The American Dream. That is the topic of NPR’s newest series. All summer reporters will be talking to people from various professions, backgrounds and locations to ask for their thoughts on the American Dream and if it is still attainable. At one-point I was certain that when people said “American Dream,” they were referring to the husband, wife, 2.5 kids and a white picket fence imagery. As I got older I associated it more with finances. Then I just went with “Life, liberty and the pursuit of happiness,” because I wasn’t sure what the dream was. Despite my lack of a definition, I was still excited to learn about the series and to learn how other people defined it.
NPR Correspondent Ari Shapiro is one of the reports on the project and contributed this info on the series’ working definition:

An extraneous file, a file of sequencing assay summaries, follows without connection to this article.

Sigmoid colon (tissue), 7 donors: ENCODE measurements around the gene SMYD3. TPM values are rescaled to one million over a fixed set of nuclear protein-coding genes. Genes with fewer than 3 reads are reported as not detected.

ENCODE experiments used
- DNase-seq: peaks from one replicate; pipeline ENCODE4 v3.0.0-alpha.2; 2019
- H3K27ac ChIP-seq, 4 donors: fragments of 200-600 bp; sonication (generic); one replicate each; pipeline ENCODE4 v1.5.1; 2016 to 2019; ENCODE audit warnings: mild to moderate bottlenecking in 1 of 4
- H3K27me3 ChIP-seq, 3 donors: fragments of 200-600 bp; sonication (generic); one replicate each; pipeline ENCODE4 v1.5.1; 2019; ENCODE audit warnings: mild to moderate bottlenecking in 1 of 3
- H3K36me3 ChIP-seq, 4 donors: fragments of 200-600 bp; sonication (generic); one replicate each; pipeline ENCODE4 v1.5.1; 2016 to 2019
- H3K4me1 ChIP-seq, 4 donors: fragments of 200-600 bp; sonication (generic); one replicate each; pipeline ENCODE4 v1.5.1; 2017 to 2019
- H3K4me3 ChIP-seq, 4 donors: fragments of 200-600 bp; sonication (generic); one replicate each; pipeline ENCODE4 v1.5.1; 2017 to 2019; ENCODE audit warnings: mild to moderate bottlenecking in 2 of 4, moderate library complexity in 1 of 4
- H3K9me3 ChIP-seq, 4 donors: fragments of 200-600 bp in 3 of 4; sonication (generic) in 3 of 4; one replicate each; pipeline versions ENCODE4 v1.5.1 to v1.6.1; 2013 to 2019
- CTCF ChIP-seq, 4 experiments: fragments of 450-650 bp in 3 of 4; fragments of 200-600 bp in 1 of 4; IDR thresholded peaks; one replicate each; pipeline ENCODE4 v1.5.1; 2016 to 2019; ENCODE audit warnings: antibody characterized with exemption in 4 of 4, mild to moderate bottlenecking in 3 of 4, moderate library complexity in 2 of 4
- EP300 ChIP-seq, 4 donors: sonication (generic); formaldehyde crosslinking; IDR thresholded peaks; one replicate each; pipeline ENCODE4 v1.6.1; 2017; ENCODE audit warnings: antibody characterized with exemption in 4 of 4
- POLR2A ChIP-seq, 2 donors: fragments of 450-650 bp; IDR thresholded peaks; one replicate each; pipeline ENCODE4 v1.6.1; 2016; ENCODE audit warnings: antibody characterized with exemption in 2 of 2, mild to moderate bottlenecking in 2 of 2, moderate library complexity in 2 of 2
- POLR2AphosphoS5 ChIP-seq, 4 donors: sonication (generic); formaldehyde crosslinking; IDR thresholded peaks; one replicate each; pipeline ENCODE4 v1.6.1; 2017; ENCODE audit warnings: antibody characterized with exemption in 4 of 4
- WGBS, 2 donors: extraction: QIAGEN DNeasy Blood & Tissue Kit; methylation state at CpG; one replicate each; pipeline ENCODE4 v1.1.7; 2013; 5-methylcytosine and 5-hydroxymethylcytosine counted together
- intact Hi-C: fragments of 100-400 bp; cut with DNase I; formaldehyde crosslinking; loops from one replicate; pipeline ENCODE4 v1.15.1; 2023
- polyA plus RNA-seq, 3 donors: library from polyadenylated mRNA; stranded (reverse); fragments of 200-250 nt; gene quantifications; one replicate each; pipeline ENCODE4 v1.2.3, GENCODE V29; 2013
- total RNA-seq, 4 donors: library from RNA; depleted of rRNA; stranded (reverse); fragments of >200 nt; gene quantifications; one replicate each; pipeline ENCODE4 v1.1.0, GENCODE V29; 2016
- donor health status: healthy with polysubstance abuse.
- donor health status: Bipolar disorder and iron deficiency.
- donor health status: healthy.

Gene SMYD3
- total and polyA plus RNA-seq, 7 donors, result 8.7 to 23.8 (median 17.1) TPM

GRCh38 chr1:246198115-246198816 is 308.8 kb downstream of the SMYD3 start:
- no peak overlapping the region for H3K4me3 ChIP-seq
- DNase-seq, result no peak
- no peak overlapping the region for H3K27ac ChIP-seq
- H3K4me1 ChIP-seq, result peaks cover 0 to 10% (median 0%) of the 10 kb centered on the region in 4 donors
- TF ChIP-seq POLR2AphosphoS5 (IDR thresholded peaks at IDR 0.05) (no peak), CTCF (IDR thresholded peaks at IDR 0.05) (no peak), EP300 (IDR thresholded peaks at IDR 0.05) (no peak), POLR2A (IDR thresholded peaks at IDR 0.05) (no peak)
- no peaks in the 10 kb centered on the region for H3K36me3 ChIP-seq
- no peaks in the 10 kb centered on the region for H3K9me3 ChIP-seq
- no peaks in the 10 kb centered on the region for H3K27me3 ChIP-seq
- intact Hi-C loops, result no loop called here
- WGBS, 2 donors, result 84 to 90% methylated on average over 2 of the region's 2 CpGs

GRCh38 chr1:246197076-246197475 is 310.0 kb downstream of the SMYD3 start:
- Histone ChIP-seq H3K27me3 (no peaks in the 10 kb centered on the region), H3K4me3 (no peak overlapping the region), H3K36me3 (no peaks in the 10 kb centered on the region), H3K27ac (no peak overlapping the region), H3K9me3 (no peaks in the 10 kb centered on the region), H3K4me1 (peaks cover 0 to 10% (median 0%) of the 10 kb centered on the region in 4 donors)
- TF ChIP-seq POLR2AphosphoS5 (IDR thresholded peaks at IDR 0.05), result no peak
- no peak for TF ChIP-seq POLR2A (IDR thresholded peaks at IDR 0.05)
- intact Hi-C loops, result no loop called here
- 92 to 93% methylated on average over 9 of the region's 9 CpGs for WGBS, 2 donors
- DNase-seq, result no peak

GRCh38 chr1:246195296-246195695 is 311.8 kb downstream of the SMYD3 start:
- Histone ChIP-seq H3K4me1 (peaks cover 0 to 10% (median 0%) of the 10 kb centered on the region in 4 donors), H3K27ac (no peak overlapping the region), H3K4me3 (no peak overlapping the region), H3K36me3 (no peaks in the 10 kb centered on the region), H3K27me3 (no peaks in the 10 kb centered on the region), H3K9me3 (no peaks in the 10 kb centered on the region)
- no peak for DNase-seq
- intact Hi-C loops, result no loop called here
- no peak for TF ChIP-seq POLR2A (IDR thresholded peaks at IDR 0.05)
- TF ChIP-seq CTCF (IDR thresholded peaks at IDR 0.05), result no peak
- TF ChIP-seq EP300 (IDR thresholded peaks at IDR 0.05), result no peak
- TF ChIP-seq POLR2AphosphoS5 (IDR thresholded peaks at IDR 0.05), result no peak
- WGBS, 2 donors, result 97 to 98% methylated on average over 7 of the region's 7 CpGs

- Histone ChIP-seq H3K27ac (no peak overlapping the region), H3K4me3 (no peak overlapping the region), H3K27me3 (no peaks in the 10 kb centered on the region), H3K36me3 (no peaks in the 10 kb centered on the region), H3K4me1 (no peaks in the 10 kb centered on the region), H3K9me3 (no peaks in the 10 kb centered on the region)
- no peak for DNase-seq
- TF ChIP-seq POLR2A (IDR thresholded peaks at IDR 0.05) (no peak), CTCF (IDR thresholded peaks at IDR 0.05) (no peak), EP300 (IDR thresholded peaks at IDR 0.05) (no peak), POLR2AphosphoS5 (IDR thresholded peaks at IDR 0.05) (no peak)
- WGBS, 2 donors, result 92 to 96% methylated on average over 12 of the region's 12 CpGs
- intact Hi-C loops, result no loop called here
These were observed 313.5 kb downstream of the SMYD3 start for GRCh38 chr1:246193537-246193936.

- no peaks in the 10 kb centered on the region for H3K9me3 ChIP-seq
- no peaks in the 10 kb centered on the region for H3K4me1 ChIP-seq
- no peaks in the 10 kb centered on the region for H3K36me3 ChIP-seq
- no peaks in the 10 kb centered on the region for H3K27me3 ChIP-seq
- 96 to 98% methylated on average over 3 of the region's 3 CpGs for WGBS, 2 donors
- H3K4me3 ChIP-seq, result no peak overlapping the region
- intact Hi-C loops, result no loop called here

Well, there are obviously many different definitions and we’ll try to explore the breadth of them over the course of the summer. But as a good starting point, pollsters ask two basic definitions. On the individual, they ask: Do you believe that success is within you own power or due to factors beyond your control? And then, on a collective level, they ask: Do you believe that the next generation will have a better life than the previous generation.
Those two measures sort of get at this theme that is deeply, deeply rooted in American ideology. And what’s interesting is that today some polls show that while majorities of Americans still believe in these two things, the majorities are much smaller than they once were.
How do you define the American Dream? What does it mean to your life?